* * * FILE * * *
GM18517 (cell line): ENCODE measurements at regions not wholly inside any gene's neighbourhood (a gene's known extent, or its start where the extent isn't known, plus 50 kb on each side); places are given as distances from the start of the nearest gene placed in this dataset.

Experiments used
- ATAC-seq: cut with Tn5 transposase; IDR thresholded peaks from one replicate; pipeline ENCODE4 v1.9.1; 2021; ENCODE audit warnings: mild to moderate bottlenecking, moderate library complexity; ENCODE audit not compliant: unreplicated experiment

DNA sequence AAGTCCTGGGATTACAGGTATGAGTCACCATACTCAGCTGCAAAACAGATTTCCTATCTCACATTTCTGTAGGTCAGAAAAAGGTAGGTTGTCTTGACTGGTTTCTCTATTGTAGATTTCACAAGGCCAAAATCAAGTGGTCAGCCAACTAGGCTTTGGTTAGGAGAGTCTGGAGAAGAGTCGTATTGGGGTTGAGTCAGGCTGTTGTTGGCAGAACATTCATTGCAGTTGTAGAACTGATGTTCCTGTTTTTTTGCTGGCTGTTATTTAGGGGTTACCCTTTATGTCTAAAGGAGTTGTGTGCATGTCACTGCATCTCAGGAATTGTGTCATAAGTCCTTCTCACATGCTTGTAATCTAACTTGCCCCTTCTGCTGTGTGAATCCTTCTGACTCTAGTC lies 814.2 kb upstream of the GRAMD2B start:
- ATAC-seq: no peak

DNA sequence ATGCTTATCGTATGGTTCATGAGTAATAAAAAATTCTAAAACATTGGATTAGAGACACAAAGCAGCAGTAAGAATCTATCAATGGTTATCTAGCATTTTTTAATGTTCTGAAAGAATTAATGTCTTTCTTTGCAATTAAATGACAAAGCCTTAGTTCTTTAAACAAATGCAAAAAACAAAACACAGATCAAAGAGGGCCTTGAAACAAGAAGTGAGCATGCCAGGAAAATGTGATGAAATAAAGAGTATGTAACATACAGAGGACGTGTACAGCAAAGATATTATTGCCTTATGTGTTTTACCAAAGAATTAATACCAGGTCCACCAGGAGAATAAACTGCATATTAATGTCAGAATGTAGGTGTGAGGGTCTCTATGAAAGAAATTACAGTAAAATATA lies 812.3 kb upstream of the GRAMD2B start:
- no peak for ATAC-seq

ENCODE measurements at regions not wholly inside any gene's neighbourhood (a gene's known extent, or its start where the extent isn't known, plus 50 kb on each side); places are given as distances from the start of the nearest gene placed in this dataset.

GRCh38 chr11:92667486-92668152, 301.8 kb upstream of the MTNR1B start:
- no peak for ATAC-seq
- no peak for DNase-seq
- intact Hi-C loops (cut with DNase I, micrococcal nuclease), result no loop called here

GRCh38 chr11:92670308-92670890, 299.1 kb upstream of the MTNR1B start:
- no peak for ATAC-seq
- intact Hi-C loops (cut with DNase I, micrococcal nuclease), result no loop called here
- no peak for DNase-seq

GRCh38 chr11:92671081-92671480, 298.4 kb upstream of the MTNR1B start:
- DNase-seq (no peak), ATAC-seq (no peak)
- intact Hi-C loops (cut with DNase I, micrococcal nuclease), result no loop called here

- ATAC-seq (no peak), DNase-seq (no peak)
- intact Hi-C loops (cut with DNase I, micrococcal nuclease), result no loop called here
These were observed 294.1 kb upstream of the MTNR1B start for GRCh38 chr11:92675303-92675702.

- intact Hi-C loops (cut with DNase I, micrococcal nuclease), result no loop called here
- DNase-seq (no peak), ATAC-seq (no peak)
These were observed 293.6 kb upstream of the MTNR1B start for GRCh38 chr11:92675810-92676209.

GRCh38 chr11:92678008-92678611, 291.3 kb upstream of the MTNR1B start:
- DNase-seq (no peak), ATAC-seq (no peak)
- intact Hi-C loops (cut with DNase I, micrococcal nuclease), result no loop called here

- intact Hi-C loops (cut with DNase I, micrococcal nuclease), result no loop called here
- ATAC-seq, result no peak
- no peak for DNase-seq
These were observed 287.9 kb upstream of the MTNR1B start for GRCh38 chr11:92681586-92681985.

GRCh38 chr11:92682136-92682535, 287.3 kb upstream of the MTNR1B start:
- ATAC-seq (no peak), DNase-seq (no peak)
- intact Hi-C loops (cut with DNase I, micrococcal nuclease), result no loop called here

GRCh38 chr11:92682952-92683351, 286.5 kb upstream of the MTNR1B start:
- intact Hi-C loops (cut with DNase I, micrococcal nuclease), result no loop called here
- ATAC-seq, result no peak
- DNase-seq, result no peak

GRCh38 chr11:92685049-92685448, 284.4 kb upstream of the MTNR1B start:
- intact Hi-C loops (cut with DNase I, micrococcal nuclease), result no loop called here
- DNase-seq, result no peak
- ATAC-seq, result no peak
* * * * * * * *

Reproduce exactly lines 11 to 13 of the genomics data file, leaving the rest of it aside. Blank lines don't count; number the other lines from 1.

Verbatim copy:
- no peak for DNase-seq
- intact Hi-C loops (cut with DNase I, micrococcal nuclease), result no loop called here

GRCh38 chr11:92670308-92670890, 299.1 kb upstream of the MTNR1B start: